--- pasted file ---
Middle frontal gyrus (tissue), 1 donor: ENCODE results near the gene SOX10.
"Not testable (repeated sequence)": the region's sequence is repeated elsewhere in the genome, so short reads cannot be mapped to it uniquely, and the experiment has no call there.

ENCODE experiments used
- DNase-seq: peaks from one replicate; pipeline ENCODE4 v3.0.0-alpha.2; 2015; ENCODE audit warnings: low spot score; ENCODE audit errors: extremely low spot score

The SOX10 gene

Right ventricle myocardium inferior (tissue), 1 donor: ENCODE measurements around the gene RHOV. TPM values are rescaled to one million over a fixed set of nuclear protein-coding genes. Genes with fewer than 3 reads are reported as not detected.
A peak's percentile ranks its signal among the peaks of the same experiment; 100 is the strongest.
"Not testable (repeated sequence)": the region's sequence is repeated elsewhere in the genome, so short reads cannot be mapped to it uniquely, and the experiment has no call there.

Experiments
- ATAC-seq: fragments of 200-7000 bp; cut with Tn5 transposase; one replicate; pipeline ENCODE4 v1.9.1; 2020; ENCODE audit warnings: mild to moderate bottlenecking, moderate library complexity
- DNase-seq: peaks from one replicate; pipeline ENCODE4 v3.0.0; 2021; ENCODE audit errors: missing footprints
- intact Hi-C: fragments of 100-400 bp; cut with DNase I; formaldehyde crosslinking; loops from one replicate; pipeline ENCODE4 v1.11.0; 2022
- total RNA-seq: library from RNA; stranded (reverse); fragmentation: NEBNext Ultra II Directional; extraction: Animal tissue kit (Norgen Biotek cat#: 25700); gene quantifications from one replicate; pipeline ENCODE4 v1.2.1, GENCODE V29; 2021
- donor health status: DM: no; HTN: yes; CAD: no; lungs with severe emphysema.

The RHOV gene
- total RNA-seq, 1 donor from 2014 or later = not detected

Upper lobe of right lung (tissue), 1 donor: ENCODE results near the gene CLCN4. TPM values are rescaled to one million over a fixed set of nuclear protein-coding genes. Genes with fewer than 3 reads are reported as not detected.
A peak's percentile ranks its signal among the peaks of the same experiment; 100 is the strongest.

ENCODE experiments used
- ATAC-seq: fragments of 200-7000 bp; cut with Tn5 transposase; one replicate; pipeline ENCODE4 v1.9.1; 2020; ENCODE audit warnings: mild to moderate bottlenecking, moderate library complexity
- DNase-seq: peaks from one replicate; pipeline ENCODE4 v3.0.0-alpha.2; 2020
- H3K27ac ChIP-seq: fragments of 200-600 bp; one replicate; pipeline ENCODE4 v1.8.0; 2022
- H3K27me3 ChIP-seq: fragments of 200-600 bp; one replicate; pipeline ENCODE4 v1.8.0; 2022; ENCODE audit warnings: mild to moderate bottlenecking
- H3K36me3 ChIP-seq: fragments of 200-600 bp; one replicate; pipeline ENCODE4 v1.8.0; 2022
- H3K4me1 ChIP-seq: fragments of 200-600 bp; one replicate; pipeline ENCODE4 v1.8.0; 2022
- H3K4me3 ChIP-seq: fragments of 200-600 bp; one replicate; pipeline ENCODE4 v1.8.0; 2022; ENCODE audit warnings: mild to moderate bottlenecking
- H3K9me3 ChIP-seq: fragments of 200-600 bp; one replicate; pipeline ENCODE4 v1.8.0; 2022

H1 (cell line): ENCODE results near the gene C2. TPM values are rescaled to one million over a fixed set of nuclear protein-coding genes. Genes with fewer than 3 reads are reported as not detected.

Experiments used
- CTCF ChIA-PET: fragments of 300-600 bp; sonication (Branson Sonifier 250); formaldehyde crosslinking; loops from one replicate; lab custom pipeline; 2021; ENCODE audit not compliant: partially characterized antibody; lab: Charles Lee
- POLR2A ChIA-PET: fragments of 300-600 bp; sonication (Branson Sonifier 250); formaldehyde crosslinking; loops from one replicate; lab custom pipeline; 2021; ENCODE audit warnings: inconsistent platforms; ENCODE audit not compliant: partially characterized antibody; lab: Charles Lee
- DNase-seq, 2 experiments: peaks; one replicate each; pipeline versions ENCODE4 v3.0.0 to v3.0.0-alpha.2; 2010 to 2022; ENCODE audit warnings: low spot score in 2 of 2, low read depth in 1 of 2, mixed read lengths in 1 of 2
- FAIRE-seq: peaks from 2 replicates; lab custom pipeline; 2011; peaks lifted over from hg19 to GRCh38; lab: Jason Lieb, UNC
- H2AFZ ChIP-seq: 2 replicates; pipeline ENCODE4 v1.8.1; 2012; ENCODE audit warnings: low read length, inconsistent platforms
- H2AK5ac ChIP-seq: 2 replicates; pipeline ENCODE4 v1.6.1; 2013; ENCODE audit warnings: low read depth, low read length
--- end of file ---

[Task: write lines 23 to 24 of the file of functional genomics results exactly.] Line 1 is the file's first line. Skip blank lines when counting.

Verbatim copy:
- H3K27me3 ChIP-seq: fragments of 200-600 bp; one replicate; pipeline ENCODE4 v1.8.0; 2022; ENCODE audit warnings: mild to moderate bottlenecking
- H3K36me3 ChIP-seq: fragments of 200-600 bp; one replicate; pipeline ENCODE4 v1.8.0; 2022